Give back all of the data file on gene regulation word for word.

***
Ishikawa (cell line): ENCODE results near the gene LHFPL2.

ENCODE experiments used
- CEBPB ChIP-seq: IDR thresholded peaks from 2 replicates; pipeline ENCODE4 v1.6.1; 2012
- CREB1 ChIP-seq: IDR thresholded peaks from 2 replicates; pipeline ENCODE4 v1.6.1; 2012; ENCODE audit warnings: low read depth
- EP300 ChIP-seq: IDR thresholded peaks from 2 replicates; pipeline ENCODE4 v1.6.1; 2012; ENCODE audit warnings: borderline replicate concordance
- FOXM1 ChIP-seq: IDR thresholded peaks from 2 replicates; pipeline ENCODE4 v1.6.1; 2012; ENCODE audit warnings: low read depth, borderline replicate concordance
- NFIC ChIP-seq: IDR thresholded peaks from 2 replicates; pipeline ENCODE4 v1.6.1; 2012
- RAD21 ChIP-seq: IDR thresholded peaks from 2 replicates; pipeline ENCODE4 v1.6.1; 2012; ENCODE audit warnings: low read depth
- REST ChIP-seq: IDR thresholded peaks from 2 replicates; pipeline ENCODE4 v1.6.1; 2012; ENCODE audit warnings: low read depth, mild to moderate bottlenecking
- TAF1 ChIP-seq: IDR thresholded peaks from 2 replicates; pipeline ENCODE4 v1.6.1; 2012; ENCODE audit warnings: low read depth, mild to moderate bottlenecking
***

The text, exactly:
Ishikawa (cell line): ENCODE results near the gene LHFPL2.

ENCODE experiments used
- CEBPB ChIP-seq: IDR thresholded peaks from 2 replicates; pipeline ENCODE4 v1.6.1; 2012
- CREB1 ChIP-seq: IDR thresholded peaks from 2 replicates; pipeline ENCODE4 v1.6.1; 2012; ENCODE audit warnings: low read depth
- EP300 ChIP-seq: IDR thresholded peaks from 2 replicates; pipeline ENCODE4 v1.6.1; 2012; ENCODE audit warnings: borderline replicate concordance
- FOXM1 ChIP-seq: IDR thresholded peaks from 2 replicates; pipeline ENCODE4 v1.6.1; 2012; ENCODE audit warnings: low read depth, borderline replicate concordance
- NFIC ChIP-seq: IDR thresholded peaks from 2 replicates; pipeline ENCODE4 v1.6.1; 2012
- RAD21 ChIP-seq: IDR thresholded peaks from 2 replicates; pipeline ENCODE4 v1.6.1; 2012; ENCODE audit warnings: low read depth
- REST ChIP-seq: IDR thresholded peaks from 2 replicates; pipeline ENCODE4 v1.6.1; 2012; ENCODE audit warnings: low read depth, mild to moderate bottlenecking
- TAF1 ChIP-seq: IDR thresholded peaks from 2 replicates; pipeline ENCODE4 v1.6.1; 2012; ENCODE audit warnings: low read depth, mild to moderate bottlenecking